Mike Mettler

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Mike Mettler Posted: Jan 29, 2014 8 comments
“I want to hear what the band heard during playback in the studio. And I want to respect the sound that the engineers and producers tried so hard to capture.” It’s a mantra engineer Steve Hoffman follows whenever he remasters classic, iconic albums, and perhaps those words should be etched between the monitors perched above the mixing consoles in every mastering studio across the globe. One recent labor of reissued love is near and dear to Hoffman's audiophile heart – namely, The Audio Fidelity Collection limited-edition box set that houses four classic Deep Purple albums he remastered: In Rock (1970), Fireball (1971), Machine Head (1972), and Who Do We Think We Are (1973).
Mike Mettler Posted: Dec 25, 2012 0 comments

“Jeff has incredible studio I.Q. Ask anyone who makes music: he’s one of the great record producers, period.” So says Tom Petty, and? if anyone should know, it’s him, having worked with Jeff Lynne as a producer on sonic blockbusters like his own Full Moon Fever and the Traveling Wilburys’ Volume? 1.

Mike Mettler Posted: Sep 27, 2011 0 comments

“This is one case where the record company got it right.”

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Mike Mettler Posted: Apr 19, 2013 0 comments

The Dark Side of the Moon has long been considered to be the audiophile benchmark. It's been remastered and reissued a number of times over the years since it was initially released March 1, 1973 and proceeded to spend a record 741 weeks (that's 14.25 years!) on the album charts.

Mike Mettler Posted: Aug 19, 2014 3 comments
Editor's Note: Following Sound & Vision's initial print publication of this article, Neil Young took the post of PonoMusic CEO, replacing John Hamm. The company also named Rick Cohen, PonoMusic's general counsel, to be its COO, and accomplished producer Bruce Botnick to be its Head of Content Acquisition.

If there’s one thing we know about Neil Young, it’s that he’s deeply passionate about how his music gets heard. As an artist who’s long championed sound quality over final-mix compromise, Young has been on a lifelong quest to make sure listeners have the opportunity to hear his music the way he intended from both the studio and the stage, whether it be via high-grade 180-gram virgin vinyl or high-resolution stereo PCM on Blu-ray. “That’s all I do now—192/24,” he tells me. “Back when I started recording, we did everything we could so that our listeners could hear the music. The more we presented and the more you were able to hear, the happier you were. We lost touch with that.”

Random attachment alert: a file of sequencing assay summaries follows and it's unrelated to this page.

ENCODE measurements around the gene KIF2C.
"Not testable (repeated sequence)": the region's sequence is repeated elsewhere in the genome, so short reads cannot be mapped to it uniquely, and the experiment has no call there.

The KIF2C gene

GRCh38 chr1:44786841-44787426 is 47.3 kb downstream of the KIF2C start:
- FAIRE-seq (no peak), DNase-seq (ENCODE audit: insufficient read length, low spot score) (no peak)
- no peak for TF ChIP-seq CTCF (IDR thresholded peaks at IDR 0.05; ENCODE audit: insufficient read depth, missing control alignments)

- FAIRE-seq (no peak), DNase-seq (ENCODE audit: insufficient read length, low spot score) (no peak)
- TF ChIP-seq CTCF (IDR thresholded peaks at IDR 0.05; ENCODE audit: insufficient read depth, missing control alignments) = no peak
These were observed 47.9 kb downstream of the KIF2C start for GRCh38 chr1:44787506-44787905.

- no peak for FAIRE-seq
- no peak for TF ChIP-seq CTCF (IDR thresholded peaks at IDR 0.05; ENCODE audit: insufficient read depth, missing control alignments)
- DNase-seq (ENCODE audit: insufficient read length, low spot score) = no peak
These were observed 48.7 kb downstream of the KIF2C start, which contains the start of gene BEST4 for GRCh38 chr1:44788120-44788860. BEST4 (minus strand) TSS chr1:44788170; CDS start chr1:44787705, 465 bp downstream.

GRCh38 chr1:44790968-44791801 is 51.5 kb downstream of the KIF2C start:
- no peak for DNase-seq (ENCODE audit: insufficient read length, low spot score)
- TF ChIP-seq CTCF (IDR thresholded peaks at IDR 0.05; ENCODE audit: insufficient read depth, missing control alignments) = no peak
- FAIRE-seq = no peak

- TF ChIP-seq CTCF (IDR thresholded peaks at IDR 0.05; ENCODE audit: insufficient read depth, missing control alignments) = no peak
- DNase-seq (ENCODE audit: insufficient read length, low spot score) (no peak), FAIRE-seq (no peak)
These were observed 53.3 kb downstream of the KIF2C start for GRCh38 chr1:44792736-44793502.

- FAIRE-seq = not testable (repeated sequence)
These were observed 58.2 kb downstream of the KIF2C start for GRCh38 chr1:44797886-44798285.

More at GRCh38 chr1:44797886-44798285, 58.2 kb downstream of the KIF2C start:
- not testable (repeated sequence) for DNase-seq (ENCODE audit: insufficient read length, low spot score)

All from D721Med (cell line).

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Mike Mettler Posted: Dec 06, 2012 0 comments
Peter Gabriel's So Turns 25
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Mike Mettler Posted: Aug 12, 2008 0 comments

When asked how he'd like to see his own role defined in our ever-escalating high-definition home-entertainment world, Masi Oka, star of NBC's hit fantasy/sci-fi series Heroes, reaches for the stars. "I'd like to be known as a visionary Blu-ray Bluetooth," he smiles.

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Mike Mettler Posted: Jul 05, 2006 0 comments

What do you think of downloading? In the days when I grew up, you really had to work hard just to find music.

Mike Mettler Posted: Sep 18, 2012 0 comments

It’s nice to feel that the music can be improved, and in the case of Aqualung [which saw a 40th anniversary box-set reissue in 2011 with new stereo and 5.1 mixes by Steven Wilson], that wasn’t difficult because it wasn’t a very good recording.

Mike Mettler Posted: Oct 29, 2010 0 comments

To borrow Mick Jagger’s growl from the Rolling Stones’ feisty Tattoo You track “Neighbours”: labels, labels, labels, labels, LABELS! People feel like they have to label just about everything, especially when it comes to music. So whenever I’m asked to describe what Carlos Santana’s music sounds like, my answer is quite simple: “It sounds like Carlos Santana.” In the case of the 63-year-old guitar guru, his name defines his sound. “The majority of the music I play is still African music,” Carlos explains. “I honor that. And it comes through the Delta, and Mississippi.

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